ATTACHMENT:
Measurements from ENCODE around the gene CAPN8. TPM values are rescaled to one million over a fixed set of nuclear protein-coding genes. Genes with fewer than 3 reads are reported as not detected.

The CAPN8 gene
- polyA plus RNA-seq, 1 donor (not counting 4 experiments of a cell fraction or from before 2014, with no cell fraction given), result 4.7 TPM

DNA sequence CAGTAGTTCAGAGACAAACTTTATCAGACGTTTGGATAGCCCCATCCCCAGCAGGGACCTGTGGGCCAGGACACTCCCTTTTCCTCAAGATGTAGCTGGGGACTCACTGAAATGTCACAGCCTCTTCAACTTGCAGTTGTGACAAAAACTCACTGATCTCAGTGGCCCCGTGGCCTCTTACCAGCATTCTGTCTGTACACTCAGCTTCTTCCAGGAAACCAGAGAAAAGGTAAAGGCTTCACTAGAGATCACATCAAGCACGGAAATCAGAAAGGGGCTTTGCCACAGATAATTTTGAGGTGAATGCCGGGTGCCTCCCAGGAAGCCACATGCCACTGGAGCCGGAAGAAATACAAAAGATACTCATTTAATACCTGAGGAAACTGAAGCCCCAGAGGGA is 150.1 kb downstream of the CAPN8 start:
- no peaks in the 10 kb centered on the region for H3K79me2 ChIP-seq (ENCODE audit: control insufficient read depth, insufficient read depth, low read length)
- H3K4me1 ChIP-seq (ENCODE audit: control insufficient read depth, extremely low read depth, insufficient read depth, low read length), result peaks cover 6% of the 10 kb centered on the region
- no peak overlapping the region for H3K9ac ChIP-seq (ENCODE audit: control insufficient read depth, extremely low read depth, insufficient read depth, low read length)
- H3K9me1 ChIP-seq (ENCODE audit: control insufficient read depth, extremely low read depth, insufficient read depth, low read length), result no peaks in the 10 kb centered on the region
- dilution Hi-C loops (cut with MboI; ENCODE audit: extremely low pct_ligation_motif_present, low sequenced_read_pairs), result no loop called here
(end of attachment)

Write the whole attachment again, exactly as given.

Measurements from ENCODE around the gene CAPN8. TPM values are rescaled to one million over a fixed set of nuclear protein-coding genes. Genes with fewer than 3 reads are reported as not detected.

The CAPN8 gene
- polyA plus RNA-seq, 1 donor (not counting 4 experiments of a cell fraction or from before 2014, with no cell fraction given), result 4.7 TPM

DNA sequence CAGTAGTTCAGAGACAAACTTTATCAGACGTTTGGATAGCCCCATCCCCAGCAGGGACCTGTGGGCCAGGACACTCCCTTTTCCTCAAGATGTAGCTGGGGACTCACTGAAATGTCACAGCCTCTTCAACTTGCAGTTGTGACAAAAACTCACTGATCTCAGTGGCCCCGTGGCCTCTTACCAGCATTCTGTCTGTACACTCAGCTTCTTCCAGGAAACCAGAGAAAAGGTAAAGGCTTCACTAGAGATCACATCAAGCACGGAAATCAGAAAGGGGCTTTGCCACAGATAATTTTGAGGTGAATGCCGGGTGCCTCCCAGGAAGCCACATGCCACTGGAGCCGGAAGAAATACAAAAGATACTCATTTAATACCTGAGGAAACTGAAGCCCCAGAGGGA is 150.1 kb downstream of the CAPN8 start:
- no peaks in the 10 kb centered on the region for H3K79me2 ChIP-seq (ENCODE audit: control insufficient read depth, insufficient read depth, low read length)
- H3K4me1 ChIP-seq (ENCODE audit: control insufficient read depth, extremely low read depth, insufficient read depth, low read length), result peaks cover 6% of the 10 kb centered on the region
- no peak overlapping the region for H3K9ac ChIP-seq (ENCODE audit: control insufficient read depth, extremely low read depth, insufficient read depth, low read length)
- H3K9me1 ChIP-seq (ENCODE audit: control insufficient read depth, extremely low read depth, insufficient read depth, low read length), result no peaks in the 10 kb centered on the region
- dilution Hi-C loops (cut with MboI; ENCODE audit: extremely low pct_ligation_motif_present, low sequenced_read_pairs), result no loop called here